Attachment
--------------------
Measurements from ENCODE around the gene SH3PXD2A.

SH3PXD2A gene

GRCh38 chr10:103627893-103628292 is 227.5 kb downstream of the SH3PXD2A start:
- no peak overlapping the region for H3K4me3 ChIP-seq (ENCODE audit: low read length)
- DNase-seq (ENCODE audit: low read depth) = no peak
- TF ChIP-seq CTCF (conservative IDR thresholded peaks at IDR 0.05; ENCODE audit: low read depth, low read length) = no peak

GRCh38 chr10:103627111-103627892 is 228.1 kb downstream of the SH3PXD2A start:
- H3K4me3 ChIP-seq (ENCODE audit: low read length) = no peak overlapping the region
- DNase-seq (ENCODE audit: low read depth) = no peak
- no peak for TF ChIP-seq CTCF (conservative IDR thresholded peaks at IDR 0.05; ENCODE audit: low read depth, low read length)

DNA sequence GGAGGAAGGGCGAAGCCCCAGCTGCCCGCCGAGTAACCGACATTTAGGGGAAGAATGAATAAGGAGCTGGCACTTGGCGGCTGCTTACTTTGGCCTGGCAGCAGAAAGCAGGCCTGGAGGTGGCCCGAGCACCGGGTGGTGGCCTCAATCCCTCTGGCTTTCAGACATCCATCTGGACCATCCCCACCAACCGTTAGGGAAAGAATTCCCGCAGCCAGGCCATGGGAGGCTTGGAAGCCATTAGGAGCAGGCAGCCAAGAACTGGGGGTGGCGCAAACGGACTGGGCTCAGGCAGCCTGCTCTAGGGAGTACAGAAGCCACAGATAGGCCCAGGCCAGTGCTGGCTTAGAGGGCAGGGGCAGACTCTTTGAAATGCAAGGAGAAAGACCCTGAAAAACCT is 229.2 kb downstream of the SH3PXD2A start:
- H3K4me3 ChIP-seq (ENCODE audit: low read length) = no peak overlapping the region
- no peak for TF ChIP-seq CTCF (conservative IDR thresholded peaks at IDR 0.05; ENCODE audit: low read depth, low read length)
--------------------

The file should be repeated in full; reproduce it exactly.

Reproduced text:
Measurements from ENCODE around the gene SH3PXD2A.

SH3PXD2A gene

GRCh38 chr10:103627893-103628292 is 227.5 kb downstream of the SH3PXD2A start:
- no peak overlapping the region for H3K4me3 ChIP-seq (ENCODE audit: low read length)
- DNase-seq (ENCODE audit: low read depth) = no peak
- TF ChIP-seq CTCF (conservative IDR thresholded peaks at IDR 0.05; ENCODE audit: low read depth, low read length) = no peak

GRCh38 chr10:103627111-103627892 is 228.1 kb downstream of the SH3PXD2A start:
- H3K4me3 ChIP-seq (ENCODE audit: low read length) = no peak overlapping the region
- DNase-seq (ENCODE audit: low read depth) = no peak
- no peak for TF ChIP-seq CTCF (conservative IDR thresholded peaks at IDR 0.05; ENCODE audit: low read depth, low read length)

DNA sequence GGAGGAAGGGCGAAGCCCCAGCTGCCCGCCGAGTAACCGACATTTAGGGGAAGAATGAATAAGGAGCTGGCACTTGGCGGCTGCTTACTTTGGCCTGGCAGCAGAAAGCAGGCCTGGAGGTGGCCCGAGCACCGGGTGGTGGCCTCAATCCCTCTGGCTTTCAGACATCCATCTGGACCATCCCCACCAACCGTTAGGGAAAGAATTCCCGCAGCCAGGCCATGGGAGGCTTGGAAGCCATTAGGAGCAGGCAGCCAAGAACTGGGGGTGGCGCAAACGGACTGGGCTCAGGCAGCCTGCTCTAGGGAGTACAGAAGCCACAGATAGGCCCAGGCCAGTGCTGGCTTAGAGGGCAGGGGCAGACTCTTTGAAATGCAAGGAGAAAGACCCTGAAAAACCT is 229.2 kb downstream of the SH3PXD2A start:
- H3K4me3 ChIP-seq (ENCODE audit: low read length) = no peak overlapping the region
- no peak for TF ChIP-seq CTCF (conservative IDR thresholded peaks at IDR 0.05; ENCODE audit: low read depth, low read length)